United States District Court, D. New Hampshire
STEVEN J. McAULIFFE, District Judge.
For 18 years, Wal-Mart employed Maureen McPadden as a pharmacist at its store in Seabrook, New Hampshire. It terminated her employment - ostensibly for misplacing a key to the pharmacy - in November of 2012. Not long thereafter, McPadden filed a charge of discrimination with the New Hampshire Commission for Human Rights. And, subsequently, she filed this suit, in which she advances both state and federal claims that include workplace discrimination, retaliation, failure to accommodate her disability, invasion of privacy, and negligence.
Wal-Mart moves to dismiss three of McPadden's pending claims, asserting that they are barred by New Hampshire's Workers' Compensation law. For the reasons discussed, that motion is denied.
Standard of Review
When ruling on a motion to dismiss under Fed.R.Civ.P. 12(b)(6), the court must "accept as true all well-pleaded facts set out in the complaint and indulge all reasonable inferences in favor of the pleader." SEC v. Tambone, 597 F.3d 436, 441 (1st Cir. 2010). Although the complaint need only contain "a short and plain statement of the claim showing that the pleader is entitled to relief, " Fed.R.Civ.P. 8(a)(2), it must allege each of the essential elements of a viable cause of action and "contain sufficient factual matter, accepted as true, to state a claim to relief that is plausible on its face." Ashcroft v. Iqbal, 556 U.S. 662, 678 (2009) (citation and internal punctuation omitted).
In her amended complaint, McPadden advances two types of claims against Wal-Mart. Those in the first category arise out of her employer-employee relationship with Wal-Mart (e.g., workplace discrimination, wrongful termination, etc.). The second category of claims - those which are implicated in the pending motion to dismiss - arise out of McPadden's status as a customer of Wal-Mart's pharmacy in the Salem store, where she had her personal prescriptions filled.
McPadden says that becoming a customer of Wal-Mart's pharmacy was not a condition of her employment; rather, she chose to have her personal prescriptions filled at that location. She also says that in order to be a customer, she was required to (and did) provide private and protected health information as part of her pharmacy patient profile record. She claims that in the fall of 2012, defendant Jennifer Fonseca, a Wal-Mart pharmacy technician at the Seabrook store, accessed McPadden's private health information and discovered that she suffered from a serious medical condition. McPadden goes on to allege that Fonseca subsequently disclosed that private and protected medical information to other employees of the Seabrook store - conduct McPadden says violated her privacy rights under the common law and the Health Insurance Portability and Accountability Act (also known as "HIPAA").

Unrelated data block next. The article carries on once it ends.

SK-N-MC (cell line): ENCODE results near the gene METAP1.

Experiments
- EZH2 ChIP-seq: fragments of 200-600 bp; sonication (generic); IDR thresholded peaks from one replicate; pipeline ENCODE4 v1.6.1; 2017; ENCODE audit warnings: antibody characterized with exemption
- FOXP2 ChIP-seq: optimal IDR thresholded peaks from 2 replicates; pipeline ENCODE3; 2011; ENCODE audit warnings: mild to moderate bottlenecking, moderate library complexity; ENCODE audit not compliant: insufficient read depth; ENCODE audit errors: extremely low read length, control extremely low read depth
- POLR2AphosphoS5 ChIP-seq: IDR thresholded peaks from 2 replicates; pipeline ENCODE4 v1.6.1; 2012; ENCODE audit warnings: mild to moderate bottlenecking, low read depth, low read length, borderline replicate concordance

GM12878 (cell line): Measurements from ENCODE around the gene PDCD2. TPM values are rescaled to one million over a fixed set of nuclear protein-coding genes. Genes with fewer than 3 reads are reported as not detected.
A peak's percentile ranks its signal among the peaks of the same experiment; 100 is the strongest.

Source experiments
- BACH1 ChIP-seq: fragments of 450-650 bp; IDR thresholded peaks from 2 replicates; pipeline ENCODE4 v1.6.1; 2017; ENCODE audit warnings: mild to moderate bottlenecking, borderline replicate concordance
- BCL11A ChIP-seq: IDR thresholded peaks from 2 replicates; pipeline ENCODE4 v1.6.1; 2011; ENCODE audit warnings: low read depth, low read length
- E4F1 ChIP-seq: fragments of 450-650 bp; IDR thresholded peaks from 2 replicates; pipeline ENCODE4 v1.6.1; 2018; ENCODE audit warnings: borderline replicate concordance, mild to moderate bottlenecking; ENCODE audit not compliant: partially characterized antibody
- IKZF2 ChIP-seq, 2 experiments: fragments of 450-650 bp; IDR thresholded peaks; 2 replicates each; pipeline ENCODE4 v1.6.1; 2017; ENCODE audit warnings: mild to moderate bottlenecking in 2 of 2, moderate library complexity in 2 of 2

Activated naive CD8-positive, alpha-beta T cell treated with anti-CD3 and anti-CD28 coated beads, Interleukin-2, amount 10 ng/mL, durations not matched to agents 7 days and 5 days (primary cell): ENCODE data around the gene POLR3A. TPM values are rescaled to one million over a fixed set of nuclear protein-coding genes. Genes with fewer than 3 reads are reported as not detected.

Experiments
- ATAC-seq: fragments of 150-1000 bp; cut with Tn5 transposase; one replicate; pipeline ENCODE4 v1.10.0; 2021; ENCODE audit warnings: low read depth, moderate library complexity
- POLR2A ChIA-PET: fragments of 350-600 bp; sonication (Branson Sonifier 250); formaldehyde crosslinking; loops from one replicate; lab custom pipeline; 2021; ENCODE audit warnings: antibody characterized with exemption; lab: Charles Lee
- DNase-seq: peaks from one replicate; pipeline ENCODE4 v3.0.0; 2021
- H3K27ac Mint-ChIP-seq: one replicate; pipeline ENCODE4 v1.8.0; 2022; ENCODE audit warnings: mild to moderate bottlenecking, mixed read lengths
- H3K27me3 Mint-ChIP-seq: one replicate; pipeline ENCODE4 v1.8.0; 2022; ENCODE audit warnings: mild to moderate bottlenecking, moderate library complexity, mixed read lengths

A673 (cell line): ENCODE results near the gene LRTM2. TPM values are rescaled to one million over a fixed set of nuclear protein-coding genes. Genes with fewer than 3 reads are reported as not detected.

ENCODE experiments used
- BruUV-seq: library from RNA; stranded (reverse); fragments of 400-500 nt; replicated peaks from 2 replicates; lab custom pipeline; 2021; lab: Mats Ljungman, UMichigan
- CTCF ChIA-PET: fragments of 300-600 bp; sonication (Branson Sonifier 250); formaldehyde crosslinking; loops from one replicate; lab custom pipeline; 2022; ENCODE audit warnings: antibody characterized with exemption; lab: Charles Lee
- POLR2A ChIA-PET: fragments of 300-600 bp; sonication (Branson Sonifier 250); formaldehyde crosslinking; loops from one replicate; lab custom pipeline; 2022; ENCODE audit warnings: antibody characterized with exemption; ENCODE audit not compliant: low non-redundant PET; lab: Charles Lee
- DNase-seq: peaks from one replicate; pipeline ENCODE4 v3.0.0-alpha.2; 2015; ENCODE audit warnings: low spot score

In her amended complaint, McPadden advances three claims that arise out of that (alleged) conduct: invasion of privacy; negligent supervision; and negligent infliction of emotional distress. Those three counts are the subject of Wal-Mart's motion to dismiss.
In support of its motion to dismiss, Wal-Mart asserts that McPadden's tort claims are barred by the exclusivity provisions of New Hampshire's Workers' Compensation Statute, N.H. Rev. Stat. Ann. ("RSA") 281-A:8. To be sure, "[a]s a general rule, any claim based upon negligence by an employer or co-employee for personal injuries arising out of or in the course of employment is barred by RSA 281-A:8, I(b)." Karch v. BayBank FSB, 147 N.H. 525, 530 (2002). The dispositive question is, then, whether the claims and asserted injuries at issue "arise out of" McPadden's employment by Wal-Mart. They do not.
The New Hampshire Supreme Court has held that for an injury to be subject to the state's workers' compensation law, the party seeking such coverage must prove:
(1) that the injury arose out of employment by demonstrating that it resulted from a risk created by the employment; and (2) that the injury arose in the course of employment by demonstrating that (A) it occurred within the boundaries of time and space created by the terms of employment; and (B) that it occurred in the performance of an activity related to employment, which may include a personal activity if reasonably expected and not forbidden, or an activity of mutual benefit to employer and employee.
Murphy v. Town of Atkinson, 128 N.H. 641, 645-46 (1986) (emphasis supplied) (citations omitted). Here, it is plain that Fonseca's alleged disclosure of McPadden's confidential medical information, and McPadden's resulting injuries, did not result from a risk created by McPadden's employment by Wal-Mart. Nor did her injuries arise in the course of that employment. McPadden's tort claims (with the obvious exception of her wrongful termination claim) arise out of her status as a customer of Wal-Mart's pharmacy, not her status ...